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Championship Week
Rubin Collects Two Titles, Two Wild Cards
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Noah Rubin's summer went from great to extraordinary in the just over a month. In July, the 18-year-old New Yorker won the Wimbledon boys title as an unseeded qualifier. Last week he trumped that with two titles at Kalamazoo, defeating defending champion Collin Altamirano 6-4, 6-4, 6-3 in the singles final, after joining with Stefan Kozlov to take the doubles championships, and in the process earning two US Open main draw wild cards.

USTA Boys' 18 Nationals Champion Noah Rubin
© ZooTennis
The depth and strength of the Kalamazoo 18s field was the best in years, with three players having ATP rankings of 550 or better and four others in the ITF world junior rankings Top 20.

Yet by the quarterfinals, the top eight seeds had survived, the first time that had happened at Kalamazoo since 1976, when Larry Gottfried defeated John McEnroe for the title.

The expected advances stopped there however, with the top two seeds failing to make the semifinals. No. 1 Jared Donaldson was leading No. 5 seed Altamirano 4-2 in the first set of their rematch of the 2013 final when he retired with an abdominal injury, while No. 7 seed Michael Mmoh took out No. 2 seed Ernesto Escobedo 7-5, 7-5.

In the semifinals, Altamirano dominated No. 4 seed Stefan Kozlov 6-4, 6-2, but Rubin was in deep trouble against the 16-year-old Mmoh, seeing a 5-1 lead melt away in the third set and facing two break points serving at 5-5, before claiming a 7-6(1), 2-6, 7-5 win.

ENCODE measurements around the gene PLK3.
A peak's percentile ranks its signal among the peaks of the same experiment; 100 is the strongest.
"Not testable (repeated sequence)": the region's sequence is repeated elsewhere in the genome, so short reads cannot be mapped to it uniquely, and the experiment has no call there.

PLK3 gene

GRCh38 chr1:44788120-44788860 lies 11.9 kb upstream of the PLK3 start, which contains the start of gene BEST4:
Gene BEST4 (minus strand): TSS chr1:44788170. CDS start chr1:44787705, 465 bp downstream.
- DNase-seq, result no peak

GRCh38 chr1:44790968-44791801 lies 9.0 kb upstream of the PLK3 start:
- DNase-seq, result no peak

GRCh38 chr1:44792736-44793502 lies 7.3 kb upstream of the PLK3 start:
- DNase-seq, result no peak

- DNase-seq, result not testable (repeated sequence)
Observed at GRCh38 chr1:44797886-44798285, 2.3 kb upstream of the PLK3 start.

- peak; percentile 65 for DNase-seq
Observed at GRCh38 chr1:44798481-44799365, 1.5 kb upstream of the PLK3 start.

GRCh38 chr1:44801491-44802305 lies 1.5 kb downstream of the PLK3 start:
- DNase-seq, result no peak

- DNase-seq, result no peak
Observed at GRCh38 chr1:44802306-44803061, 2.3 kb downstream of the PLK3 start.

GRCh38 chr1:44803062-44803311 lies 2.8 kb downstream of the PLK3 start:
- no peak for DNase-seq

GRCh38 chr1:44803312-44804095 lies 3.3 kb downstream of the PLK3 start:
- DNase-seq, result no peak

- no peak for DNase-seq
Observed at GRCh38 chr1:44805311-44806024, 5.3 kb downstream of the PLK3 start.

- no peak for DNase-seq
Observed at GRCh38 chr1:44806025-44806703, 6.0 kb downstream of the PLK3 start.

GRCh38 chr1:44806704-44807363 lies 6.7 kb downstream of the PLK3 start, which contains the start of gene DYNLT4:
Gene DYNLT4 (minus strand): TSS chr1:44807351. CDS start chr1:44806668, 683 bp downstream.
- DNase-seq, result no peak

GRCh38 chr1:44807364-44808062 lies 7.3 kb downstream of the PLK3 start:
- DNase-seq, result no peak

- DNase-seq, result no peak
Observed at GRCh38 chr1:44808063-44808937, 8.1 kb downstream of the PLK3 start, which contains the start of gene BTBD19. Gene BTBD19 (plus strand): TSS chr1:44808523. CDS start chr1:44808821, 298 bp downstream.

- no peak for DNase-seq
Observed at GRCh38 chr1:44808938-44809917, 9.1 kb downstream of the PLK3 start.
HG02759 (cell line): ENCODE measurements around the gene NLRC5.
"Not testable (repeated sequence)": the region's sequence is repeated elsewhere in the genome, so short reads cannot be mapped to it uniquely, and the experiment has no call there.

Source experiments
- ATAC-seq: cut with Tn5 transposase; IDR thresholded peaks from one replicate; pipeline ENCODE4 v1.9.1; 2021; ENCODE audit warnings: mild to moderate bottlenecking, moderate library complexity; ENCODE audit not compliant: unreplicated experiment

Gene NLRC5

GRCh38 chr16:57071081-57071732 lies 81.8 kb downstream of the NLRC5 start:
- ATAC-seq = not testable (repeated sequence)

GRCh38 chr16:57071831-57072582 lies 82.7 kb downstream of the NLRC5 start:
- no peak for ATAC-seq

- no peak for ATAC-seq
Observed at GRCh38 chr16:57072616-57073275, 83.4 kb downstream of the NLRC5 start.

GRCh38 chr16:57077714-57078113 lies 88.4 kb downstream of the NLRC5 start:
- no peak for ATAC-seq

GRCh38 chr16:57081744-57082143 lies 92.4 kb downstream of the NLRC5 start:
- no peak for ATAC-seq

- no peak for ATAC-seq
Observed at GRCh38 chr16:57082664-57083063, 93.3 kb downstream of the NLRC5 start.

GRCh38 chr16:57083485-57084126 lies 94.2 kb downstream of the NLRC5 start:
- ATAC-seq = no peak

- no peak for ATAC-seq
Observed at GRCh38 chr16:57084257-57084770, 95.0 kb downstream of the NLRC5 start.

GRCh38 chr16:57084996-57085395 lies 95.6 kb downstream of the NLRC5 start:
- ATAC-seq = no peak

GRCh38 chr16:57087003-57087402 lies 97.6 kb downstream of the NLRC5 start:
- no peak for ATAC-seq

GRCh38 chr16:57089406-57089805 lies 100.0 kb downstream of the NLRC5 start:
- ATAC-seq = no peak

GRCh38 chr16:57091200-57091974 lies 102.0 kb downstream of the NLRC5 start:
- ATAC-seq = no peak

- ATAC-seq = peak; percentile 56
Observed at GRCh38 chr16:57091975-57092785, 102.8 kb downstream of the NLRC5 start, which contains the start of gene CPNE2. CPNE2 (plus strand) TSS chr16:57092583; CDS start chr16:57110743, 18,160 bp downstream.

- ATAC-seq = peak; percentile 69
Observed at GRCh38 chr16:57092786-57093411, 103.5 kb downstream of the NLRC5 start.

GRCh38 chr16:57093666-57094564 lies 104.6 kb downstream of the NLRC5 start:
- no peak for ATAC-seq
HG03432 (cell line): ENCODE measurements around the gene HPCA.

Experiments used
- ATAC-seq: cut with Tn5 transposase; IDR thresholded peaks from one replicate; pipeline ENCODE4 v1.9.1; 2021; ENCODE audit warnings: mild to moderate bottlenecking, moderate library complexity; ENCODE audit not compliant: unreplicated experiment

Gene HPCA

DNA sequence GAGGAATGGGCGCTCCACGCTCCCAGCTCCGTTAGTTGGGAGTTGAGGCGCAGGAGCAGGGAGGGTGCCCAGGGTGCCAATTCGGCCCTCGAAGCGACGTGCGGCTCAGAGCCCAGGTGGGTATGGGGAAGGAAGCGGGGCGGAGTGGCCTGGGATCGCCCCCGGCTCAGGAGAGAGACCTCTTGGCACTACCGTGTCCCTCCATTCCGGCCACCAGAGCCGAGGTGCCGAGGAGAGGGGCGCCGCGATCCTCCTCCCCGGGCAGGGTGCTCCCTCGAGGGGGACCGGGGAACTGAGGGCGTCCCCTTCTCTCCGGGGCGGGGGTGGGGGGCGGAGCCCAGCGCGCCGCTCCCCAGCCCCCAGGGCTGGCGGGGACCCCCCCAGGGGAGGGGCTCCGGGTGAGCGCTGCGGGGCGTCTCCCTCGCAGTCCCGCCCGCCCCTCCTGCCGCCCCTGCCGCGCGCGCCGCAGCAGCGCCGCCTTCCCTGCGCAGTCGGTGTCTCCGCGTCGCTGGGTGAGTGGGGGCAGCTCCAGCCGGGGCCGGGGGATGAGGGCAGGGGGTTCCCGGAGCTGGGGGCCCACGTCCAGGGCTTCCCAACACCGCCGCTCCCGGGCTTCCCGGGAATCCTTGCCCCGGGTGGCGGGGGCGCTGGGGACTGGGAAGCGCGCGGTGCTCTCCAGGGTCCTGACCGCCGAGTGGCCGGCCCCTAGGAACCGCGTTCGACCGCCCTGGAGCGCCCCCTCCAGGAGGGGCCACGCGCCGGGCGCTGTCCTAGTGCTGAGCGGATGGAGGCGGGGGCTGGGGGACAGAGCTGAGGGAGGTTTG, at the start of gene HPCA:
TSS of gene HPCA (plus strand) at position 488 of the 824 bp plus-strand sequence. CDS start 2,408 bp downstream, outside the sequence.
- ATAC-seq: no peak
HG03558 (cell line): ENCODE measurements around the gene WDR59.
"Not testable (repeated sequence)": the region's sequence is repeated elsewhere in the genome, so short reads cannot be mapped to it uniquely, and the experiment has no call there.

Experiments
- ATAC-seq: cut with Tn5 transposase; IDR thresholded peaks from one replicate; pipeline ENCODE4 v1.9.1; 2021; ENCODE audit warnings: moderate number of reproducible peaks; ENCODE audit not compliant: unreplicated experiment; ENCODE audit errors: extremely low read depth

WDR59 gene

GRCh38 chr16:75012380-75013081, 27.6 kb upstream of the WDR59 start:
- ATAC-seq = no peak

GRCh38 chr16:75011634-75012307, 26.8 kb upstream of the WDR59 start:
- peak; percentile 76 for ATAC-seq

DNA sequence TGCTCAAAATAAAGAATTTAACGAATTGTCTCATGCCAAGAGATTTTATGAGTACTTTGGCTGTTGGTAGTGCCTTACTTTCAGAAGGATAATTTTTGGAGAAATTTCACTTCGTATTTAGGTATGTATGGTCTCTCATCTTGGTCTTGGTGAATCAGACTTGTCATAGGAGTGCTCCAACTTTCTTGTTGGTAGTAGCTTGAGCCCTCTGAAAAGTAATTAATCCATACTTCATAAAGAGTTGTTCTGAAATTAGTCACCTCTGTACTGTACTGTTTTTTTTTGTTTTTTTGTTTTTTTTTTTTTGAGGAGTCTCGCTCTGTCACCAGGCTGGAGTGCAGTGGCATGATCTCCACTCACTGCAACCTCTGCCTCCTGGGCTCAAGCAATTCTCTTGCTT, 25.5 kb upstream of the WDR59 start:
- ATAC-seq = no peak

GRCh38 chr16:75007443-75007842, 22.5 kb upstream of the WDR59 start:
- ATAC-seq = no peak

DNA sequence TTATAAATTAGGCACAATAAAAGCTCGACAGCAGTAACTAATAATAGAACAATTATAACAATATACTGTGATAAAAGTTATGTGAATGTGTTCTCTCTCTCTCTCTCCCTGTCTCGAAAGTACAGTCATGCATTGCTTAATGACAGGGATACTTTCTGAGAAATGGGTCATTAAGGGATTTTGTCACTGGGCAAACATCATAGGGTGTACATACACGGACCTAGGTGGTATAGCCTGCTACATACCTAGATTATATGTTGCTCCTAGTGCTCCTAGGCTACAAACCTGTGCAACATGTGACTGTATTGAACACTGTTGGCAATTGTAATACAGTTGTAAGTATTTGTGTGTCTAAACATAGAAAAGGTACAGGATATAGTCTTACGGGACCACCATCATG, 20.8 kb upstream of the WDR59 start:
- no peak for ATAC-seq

Rubin held for 6-5, then in the next game Mmoh earned a game point to take it to a third-set tiebreaker. Mmoh hit a huge first serve, but Rubin rocketed the return back with even more pace, and Mmoh's startled reply was wide. Mmoh missed a volley on the next point, but saved a first match point with a forehand winner. After Rubin earned match point number two with a forcing forehand of his own, Mmoh began to cramp, and he double faulted to end the nearly three-hour match.

Winning that eleventh game provided Rubin with the confidence he needed.

"I had to keep grinding out there," said Rubin, who had lost in the semifinals in both 2012 and 2013. "I finally got my game and I knew after that I had a good chance."

With less than 24 hours before the best-of-five singles final, and a doubles final to play in between, Rubin seemed unfazed by the prospect. He showed no sign of fatigue in the championship match Sunday, although he did admit an adjustment in strategy was necessary.

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